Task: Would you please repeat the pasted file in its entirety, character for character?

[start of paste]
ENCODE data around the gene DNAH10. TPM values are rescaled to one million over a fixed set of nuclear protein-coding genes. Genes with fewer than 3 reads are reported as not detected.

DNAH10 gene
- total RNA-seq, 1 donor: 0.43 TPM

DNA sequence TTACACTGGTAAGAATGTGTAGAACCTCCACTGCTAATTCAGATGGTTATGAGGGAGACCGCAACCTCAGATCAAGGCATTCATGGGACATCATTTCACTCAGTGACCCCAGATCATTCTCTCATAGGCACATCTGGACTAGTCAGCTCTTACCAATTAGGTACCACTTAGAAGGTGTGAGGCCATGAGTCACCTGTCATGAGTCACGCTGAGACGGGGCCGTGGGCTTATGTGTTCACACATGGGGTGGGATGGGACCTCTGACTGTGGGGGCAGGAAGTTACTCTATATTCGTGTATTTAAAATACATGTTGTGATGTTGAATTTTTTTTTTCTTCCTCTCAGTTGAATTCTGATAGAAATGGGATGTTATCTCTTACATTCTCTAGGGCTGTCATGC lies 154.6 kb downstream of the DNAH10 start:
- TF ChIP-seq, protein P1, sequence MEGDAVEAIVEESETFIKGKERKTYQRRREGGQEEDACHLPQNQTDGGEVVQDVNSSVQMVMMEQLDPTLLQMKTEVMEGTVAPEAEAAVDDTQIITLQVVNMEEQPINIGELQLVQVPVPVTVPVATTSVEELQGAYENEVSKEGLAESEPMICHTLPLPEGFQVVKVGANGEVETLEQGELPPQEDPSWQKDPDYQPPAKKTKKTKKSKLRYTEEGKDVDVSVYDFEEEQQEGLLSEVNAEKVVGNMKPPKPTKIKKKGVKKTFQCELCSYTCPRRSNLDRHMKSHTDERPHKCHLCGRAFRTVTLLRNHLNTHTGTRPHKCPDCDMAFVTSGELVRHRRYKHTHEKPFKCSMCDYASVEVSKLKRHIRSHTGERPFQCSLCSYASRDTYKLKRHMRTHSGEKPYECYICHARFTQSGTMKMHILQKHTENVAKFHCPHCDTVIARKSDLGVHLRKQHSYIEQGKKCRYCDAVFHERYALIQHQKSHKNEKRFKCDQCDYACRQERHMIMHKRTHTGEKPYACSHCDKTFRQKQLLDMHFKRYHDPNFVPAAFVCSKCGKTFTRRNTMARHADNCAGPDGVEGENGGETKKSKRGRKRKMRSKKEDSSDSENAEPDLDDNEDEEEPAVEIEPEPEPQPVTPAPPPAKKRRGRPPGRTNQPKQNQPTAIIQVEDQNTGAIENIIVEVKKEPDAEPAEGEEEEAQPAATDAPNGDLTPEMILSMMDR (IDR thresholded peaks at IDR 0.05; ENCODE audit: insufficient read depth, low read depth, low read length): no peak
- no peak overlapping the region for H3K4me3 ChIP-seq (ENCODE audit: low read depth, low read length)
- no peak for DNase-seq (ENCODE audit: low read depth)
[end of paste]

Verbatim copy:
ENCODE data around the gene DNAH10. TPM values are rescaled to one million over a fixed set of nuclear protein-coding genes. Genes with fewer than 3 reads are reported as not detected.

DNAH10 gene
- total RNA-seq, 1 donor: 0.43 TPM

DNA sequence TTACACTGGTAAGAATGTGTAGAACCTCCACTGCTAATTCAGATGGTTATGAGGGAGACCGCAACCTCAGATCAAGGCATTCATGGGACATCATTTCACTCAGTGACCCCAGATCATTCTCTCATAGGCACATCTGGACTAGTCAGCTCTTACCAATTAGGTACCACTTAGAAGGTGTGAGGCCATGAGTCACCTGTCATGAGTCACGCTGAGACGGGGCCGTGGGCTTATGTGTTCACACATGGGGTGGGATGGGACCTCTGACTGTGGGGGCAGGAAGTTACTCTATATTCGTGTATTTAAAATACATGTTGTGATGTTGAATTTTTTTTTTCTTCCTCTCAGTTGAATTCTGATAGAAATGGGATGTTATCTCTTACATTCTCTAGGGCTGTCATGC lies 154.6 kb downstream of the DNAH10 start:
- TF ChIP-seq, protein P1, sequence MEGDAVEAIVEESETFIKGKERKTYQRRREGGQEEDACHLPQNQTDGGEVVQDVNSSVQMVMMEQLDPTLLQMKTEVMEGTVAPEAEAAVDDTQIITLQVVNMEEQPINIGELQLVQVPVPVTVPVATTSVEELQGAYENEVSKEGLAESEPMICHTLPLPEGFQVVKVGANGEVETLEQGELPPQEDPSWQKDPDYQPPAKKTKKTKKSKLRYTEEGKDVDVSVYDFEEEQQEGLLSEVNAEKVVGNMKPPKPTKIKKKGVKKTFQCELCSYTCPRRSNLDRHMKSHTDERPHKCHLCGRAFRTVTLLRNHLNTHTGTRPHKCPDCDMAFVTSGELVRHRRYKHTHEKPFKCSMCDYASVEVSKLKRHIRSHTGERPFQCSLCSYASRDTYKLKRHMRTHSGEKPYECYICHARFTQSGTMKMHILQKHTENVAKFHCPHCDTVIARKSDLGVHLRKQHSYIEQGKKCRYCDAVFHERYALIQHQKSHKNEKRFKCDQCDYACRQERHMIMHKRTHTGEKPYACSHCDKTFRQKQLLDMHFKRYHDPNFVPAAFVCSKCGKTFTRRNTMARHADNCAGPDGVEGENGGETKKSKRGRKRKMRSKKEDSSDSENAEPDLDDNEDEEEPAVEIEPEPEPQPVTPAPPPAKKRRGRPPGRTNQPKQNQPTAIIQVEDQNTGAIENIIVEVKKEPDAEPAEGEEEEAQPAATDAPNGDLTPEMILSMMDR (IDR thresholded peaks at IDR 0.05; ENCODE audit: insufficient read depth, low read depth, low read length): no peak
- no peak overlapping the region for H3K4me3 ChIP-seq (ENCODE audit: low read depth, low read length)
- no peak for DNase-seq (ENCODE audit: low read depth)